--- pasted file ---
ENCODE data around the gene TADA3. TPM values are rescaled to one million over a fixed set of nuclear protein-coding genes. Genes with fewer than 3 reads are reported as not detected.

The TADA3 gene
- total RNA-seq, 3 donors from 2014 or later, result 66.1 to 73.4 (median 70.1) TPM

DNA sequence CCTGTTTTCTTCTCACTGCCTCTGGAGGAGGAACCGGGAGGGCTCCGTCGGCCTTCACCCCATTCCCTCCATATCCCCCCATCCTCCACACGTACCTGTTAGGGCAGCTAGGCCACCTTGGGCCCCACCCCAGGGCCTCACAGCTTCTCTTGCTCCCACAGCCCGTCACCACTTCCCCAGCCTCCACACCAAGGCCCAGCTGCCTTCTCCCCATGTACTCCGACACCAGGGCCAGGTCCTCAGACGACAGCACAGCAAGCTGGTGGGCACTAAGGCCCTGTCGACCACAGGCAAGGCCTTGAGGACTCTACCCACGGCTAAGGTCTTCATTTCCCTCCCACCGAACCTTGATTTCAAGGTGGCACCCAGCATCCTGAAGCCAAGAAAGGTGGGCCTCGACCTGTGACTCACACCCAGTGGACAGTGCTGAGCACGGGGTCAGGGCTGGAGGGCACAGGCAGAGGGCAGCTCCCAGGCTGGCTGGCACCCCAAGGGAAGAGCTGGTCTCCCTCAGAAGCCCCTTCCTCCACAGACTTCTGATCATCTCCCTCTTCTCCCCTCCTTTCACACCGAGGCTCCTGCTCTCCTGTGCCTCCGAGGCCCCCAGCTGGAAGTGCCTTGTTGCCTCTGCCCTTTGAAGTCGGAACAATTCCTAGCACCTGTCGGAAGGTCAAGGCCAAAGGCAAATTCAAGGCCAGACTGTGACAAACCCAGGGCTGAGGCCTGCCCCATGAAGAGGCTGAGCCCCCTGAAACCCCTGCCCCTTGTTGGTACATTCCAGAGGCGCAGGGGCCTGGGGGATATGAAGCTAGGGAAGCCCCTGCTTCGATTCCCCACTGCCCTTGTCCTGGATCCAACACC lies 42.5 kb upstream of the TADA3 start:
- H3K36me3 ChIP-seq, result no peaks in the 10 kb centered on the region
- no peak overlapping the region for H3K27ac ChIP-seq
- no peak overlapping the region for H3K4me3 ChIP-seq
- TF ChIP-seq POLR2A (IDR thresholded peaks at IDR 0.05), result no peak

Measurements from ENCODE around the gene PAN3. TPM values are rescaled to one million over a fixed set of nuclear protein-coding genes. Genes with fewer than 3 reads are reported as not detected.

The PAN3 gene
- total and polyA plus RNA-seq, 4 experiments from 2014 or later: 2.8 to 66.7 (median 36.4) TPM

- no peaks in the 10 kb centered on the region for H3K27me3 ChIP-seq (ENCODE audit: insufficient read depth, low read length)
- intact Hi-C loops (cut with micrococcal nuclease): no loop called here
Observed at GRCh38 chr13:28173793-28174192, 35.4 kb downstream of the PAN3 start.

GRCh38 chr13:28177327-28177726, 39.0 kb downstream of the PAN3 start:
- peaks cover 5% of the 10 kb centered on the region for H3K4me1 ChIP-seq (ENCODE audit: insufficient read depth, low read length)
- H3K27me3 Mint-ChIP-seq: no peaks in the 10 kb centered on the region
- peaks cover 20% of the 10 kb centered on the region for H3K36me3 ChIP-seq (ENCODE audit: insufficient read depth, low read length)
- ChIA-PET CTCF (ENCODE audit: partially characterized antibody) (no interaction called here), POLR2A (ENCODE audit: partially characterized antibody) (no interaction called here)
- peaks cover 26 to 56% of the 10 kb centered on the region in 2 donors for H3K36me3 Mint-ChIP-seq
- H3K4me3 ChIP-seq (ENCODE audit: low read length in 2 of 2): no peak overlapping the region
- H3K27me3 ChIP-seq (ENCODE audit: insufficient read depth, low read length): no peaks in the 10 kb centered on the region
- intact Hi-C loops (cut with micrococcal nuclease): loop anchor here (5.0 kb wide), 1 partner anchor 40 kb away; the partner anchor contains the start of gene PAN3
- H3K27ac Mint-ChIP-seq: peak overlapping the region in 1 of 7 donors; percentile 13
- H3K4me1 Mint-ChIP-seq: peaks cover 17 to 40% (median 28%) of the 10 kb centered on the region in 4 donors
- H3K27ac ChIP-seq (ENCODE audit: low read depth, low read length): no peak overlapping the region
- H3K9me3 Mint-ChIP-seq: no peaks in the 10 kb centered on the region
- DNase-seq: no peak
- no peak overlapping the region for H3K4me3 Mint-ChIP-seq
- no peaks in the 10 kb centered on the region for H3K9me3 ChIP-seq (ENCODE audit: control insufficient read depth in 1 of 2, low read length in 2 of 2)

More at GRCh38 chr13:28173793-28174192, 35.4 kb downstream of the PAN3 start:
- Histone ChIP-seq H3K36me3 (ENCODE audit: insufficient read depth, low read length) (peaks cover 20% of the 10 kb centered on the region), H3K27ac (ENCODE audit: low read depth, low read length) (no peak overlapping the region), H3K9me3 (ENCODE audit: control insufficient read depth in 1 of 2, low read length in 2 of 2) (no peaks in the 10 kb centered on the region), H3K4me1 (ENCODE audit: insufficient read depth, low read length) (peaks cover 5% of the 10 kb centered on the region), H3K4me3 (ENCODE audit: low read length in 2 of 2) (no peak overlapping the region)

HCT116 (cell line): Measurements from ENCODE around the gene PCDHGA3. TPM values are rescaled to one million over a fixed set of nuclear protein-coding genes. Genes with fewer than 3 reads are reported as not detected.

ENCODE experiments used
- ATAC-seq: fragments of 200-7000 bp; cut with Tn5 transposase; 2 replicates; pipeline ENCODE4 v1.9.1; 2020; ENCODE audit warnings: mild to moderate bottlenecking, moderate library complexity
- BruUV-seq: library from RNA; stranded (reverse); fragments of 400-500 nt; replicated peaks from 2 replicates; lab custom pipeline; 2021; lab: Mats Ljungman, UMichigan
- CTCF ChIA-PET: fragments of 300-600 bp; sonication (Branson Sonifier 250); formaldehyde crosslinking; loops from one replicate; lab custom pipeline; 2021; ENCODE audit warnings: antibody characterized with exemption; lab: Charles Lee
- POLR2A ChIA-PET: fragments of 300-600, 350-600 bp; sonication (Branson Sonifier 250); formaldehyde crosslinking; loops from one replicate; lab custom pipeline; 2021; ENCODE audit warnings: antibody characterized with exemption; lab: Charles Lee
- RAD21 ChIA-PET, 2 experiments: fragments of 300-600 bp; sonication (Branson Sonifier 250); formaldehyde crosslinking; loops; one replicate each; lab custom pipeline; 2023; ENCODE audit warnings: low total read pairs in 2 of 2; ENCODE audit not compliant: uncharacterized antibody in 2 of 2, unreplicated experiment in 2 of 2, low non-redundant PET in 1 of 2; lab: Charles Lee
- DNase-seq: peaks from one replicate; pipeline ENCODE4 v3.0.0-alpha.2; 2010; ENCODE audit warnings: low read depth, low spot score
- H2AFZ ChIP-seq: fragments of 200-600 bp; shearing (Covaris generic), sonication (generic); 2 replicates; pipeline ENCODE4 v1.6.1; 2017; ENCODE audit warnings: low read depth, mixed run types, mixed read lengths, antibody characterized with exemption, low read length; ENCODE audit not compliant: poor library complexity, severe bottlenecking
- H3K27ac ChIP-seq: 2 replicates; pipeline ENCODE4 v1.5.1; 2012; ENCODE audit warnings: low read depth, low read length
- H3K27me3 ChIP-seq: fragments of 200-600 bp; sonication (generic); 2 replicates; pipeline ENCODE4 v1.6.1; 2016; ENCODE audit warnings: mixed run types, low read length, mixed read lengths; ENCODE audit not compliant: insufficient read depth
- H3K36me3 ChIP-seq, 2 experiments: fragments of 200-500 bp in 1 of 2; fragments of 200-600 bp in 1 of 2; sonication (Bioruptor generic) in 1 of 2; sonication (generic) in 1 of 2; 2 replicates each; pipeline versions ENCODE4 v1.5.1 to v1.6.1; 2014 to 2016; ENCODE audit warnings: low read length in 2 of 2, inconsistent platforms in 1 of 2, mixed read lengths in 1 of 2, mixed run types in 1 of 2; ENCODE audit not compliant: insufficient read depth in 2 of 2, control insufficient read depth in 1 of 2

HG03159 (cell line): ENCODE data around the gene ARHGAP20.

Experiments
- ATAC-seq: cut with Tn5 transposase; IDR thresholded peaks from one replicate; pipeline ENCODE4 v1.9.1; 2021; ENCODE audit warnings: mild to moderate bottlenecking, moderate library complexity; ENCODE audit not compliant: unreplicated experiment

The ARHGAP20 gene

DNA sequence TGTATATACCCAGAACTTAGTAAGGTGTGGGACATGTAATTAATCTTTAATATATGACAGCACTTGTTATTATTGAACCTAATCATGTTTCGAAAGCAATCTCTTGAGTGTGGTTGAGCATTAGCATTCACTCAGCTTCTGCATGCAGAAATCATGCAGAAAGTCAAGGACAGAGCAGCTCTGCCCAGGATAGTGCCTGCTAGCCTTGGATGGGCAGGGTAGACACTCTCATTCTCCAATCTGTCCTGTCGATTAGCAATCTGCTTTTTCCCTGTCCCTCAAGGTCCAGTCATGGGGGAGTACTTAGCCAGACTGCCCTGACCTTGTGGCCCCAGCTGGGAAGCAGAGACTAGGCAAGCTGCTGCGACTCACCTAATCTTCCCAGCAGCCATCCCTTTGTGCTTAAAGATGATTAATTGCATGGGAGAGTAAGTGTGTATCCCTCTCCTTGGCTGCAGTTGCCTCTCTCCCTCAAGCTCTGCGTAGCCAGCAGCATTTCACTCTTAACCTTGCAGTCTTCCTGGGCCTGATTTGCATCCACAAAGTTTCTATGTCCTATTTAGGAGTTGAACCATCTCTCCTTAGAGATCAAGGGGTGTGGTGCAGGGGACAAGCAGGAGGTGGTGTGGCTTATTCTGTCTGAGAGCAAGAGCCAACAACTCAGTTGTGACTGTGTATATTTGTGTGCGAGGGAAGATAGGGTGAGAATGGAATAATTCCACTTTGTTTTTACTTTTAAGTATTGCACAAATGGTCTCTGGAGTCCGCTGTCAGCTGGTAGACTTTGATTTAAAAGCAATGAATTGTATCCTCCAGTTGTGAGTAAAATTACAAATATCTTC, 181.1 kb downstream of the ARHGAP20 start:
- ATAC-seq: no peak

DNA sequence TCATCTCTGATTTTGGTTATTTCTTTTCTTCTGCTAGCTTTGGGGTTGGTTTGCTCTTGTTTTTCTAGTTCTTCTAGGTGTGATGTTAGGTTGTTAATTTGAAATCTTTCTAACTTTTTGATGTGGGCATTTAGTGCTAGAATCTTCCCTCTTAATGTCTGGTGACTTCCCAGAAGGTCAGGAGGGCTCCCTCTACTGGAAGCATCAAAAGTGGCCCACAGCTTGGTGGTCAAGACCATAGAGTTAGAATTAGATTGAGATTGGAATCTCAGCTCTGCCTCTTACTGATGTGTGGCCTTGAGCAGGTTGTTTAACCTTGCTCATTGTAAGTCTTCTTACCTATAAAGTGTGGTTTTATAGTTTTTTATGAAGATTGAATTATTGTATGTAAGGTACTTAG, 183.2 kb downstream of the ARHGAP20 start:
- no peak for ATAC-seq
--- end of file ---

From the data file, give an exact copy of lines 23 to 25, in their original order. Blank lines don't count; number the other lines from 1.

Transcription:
- intact Hi-C loops (cut with micrococcal nuclease): loop anchor here (5.0 kb wide), 1 partner anchor 40 kb away; the partner anchor contains the start of gene PAN3
- H3K27ac Mint-ChIP-seq: peak overlapping the region in 1 of 7 donors; percentile 13
- H3K4me1 Mint-ChIP-seq: peaks cover 17 to 40% (median 28%) of the 10 kb centered on the region in 4 donors